Rita Mae Reese on
Perhaps there had been other things ... that Regina burned before anyone could come and turn her daughter into something other than what she wanted her to be.
When I was 19, I got a job mowing grass at Naiad Press, the oldest and largest lesbian publisher in the world at the time. It was located in a small house in a residential wooded area in north Florida. One day in the kitchen, the topic of Flannery O’Connor came up. Barbara, who had literally written the book on lesbians in literature at the time, her attention focused like a shark who smells blood, asked, “Was Flannery a lesbian?”
I’ve spent years trying to answer this question for myself.
I first read Flannery O'Connor in a lit survey course in my first or second year of college in West Virginia. I knew she was supposed to be "Southern" but she felt very Appalachian to me, very hillbilly in this totally unabashed way. I knew “hillbillies” were the butt of jokes or the object of pity, when we got any attention at all, and so I was amazed to read this pitiless work that turned the tables, made the joke be on the people who felt so superior, who were so sure they were the good people.
In a later literary theory class, I did a presentation on Barbara Smith. My presentation was essentially writing the word “lesbian” on the chalkboard and then erasing it. I did this several times and then said that this was, essentially, the history of lesbian writing.
Now that I think on it, it is also a history of my influences. I erase them or neglect them, but the chalk traces remain. It might also be history of O’Connor’s sexuality.
I became aware that the O’Connor I had come to know was filtered by other people, most notably by her mother and by Sally Fitzgerald, who edited O'Connor’s essays and letters. Her mother was anxious to prove that O'Connor wasn’t white trash. Sally Fitzgerald (uber-Catholic mother of the guy who directed The Passion) was eager to prove that O’Connor was a “good” Catholic and a “normal” heterosexual woman.
The writer Caroline Gordon, who was an important mentor for O’Connor, once wrote to her: “(H)omosexuality, childishness, freakishness—in end, I think it comes down to fatherlessness—is rampant in the world today. And you are giving us a terrifying picture of the modern world, so your book is full of freaks.” To me, Gordon is a jerk—for instance, she believed women shouldn’t vote (and this was in the 1950s, not the 1850s). Her comment on fatherlessness seemed a remarkably insensitive one to O’Connor, who lost her father to lupus when she was only fifteen and was devastated by that loss. O’Connor was forced into the role of the perpetual child by her illness, being forced to live with her mother for nearly her entire adult life. I read Gordon’s reference to homosexuality as a veiled threat to O’Connor, to not let this final element of “freakishness” show too plainly.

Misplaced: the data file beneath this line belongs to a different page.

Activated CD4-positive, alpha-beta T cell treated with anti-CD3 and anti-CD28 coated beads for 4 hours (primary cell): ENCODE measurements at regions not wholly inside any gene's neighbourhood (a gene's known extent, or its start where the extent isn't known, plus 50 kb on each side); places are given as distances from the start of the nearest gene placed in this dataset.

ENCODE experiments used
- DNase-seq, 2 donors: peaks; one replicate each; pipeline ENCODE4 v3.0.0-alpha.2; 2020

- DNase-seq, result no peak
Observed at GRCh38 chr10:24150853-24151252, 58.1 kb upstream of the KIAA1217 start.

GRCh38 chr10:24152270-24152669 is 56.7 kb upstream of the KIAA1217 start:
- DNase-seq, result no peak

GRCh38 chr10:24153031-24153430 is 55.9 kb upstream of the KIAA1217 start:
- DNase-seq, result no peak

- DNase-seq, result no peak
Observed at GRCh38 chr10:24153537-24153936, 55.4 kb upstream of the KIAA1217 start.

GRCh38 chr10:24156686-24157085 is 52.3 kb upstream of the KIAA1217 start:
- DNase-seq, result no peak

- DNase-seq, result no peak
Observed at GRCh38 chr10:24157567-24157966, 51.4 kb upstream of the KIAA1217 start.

There is very little sex or overt sexual desire in O’Connor’s published work of any kind, and the only homosexual sex referred to is a rape. Still, I assumed O’Connor was a lesbian. It could have been a bias, my thinking that a writer this good had to be a lesbian. (But then again I’ve never suspected that Toni Morrison is a lesbian.) O’Connor often wrote male main characters, but this was common practice for lesbian writers up until fairly recently, to write honestly without fear of exposure.
I made frequent pilgrimages to her home (once jumping the fence with a future National Book Award winner, before the house was open to the public) and began working on a book of poems about her.
During one of these pilgrimages, I picked up a copy of HABIT OF BEING, her collected letters. The letters are funny and revealing, and a large number are to lesbian correspondents. I was stunned that O’Connor, a Catholic woman living in rural Georgia in the 1950s, seemed to have more close lesbian friends than I had, including her two closest friends, Maryat Lee and Betty Hester.
Maryat was a tall, charismatic and “out” woman who declared her love to O'Connor (who demurred). Betty Hester (who had only been identified as “A” in HABIT OF BEING) was a prolific reader who had been kicked out of the army for being a lesbian and lived in Atlanta. She had written a fan letter to O’Connor and they began a bit of a flirtation, swapping reading recommendations (particularly around Simone Weil) and describing their physical selves to each other in letters (hard now to even imagine the days before the Internet when you had time to imagine someone’s appearance before actually seeing it). O’Connor wrote that she imagined Hester “with thick horn-rimmed spectacles, a Roman nose, and ash-blonde hair” and in the next letter was “only too glad to swap all my images of you for the ginger beer bottle with the head of Socrates.” O’Connor described herself as “being dammed by a faint prettiness turned a mite sour.”
Later, after O’Connor had induced Betty to visit her at Andalusia, the dairy farm in Milledgeville where she lived with her mother, she wrote: “I had the impression that all the time you were here you were poised for flight—a lark with a jet engine—and that if I had turned my back you would have been gone.” She said she would use her commanding voice with Betty the next time, though she lamented that in person, she was not commanding at all. She urged Betty to visit again and stay longer, to eat a meal with them. She went on to point out that Betty had misled her about her appearance, and that in truth she wasn’t “even passably ugly.” Eventually, she got Betty to come and spend the night, and after the visit, wrote to Betty that it was up to her to explain to the hired woman why her bed hadn’t been slept in.
These are the things that appear in the letters that were heavily edited by Regina and Sally Fitzgerald. Regina had been in the process of burning O'Connor’s papers when Sally managed to stop her so that the work could be collected and curated. It is impossible to say what went into the flames before that happened or what surviving was simply edited out of the record.